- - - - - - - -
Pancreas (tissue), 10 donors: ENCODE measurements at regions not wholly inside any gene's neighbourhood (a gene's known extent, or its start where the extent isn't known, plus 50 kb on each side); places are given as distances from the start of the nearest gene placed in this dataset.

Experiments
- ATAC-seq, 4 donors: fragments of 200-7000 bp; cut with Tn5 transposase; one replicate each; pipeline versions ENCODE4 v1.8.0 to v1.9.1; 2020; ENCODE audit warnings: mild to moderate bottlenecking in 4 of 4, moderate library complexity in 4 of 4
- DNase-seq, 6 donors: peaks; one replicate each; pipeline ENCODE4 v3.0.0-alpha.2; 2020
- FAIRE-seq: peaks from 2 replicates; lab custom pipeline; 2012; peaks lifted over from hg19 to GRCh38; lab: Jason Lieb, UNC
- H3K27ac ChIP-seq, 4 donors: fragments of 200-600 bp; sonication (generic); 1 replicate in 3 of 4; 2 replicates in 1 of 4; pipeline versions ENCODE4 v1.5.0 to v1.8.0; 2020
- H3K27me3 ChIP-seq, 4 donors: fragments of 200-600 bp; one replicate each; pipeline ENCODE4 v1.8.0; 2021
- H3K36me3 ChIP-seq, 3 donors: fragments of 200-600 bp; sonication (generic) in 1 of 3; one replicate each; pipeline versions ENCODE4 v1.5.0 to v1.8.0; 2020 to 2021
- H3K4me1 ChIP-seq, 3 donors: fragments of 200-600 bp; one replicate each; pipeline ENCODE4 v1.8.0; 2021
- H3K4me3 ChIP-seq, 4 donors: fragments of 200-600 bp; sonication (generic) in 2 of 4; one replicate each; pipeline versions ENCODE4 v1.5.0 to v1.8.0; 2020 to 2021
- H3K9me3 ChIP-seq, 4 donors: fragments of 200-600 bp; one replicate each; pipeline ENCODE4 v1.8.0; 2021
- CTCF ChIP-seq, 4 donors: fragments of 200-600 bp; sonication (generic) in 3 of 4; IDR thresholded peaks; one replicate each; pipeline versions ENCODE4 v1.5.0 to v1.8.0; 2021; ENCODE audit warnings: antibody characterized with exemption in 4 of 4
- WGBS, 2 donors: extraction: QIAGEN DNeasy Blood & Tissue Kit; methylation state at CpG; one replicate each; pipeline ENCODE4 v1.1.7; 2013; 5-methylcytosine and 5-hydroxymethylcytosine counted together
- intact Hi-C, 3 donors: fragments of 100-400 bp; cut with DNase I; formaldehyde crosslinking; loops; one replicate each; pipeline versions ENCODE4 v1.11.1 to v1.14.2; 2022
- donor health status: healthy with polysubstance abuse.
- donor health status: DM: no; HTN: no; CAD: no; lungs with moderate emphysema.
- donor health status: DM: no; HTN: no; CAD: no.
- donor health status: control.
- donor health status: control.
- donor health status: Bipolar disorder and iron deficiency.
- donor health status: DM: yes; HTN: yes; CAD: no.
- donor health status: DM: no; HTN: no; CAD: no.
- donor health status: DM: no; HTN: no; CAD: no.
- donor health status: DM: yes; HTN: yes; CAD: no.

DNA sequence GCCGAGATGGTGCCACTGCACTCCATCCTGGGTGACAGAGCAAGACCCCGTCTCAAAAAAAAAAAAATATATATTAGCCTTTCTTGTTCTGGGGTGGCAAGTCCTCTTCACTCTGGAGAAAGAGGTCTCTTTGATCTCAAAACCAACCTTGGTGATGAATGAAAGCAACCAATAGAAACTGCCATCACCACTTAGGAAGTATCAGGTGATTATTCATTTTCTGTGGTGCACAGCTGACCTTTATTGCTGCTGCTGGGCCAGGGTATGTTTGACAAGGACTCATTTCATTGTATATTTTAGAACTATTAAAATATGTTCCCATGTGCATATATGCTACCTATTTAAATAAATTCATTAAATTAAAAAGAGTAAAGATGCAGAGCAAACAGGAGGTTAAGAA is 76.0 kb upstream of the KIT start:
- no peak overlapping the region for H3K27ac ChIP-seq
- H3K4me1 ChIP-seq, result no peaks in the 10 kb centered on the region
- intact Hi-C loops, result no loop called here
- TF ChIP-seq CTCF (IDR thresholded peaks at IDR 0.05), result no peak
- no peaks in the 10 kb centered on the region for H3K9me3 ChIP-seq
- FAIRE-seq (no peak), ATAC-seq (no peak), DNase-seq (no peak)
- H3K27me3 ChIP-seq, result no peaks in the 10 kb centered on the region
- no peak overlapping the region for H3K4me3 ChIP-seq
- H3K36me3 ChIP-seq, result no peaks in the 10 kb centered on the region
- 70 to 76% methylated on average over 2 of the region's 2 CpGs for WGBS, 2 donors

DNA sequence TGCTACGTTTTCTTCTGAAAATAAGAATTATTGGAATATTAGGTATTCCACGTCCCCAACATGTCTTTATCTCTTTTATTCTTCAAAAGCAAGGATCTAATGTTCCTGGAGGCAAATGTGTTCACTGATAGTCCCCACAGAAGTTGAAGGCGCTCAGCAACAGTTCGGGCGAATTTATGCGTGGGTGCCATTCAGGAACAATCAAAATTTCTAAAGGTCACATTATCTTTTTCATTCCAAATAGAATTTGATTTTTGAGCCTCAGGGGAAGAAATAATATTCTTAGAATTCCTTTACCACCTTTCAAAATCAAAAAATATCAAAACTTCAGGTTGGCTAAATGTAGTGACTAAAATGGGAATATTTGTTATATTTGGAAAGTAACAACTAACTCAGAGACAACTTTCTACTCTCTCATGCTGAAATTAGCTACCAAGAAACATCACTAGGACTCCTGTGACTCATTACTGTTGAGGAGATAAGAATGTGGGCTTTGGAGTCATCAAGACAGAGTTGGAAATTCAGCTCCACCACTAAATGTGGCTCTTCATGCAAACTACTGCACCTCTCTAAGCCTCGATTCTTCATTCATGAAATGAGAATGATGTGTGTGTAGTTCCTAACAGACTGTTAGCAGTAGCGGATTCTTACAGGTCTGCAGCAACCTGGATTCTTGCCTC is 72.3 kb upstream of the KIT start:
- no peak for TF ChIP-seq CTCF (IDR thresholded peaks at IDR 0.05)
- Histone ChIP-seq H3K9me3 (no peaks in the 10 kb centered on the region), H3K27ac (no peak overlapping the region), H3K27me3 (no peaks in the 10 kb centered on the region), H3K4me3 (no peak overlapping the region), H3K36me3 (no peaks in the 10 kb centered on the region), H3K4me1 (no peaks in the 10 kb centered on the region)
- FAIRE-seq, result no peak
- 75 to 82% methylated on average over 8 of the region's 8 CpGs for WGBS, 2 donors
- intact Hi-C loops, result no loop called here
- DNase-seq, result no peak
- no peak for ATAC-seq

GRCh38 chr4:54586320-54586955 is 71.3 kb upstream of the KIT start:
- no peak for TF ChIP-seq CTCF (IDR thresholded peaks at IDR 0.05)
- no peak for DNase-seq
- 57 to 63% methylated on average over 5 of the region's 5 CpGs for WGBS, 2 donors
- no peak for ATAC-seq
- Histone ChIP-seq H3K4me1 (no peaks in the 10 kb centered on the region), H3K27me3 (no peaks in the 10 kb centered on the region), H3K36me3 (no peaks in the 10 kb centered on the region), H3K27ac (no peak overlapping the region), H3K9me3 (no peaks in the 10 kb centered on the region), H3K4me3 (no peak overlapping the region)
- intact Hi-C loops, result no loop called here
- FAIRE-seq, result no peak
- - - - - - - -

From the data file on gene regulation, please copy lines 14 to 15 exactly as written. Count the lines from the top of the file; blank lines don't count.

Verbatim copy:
- intact Hi-C, 3 donors: fragments of 100-400 bp; cut with DNase I; formaldehyde crosslinking; loops; one replicate each; pipeline versions ENCODE4 v1.11.1 to v1.14.2; 2022
- donor health status: healthy with polysubstance abuse.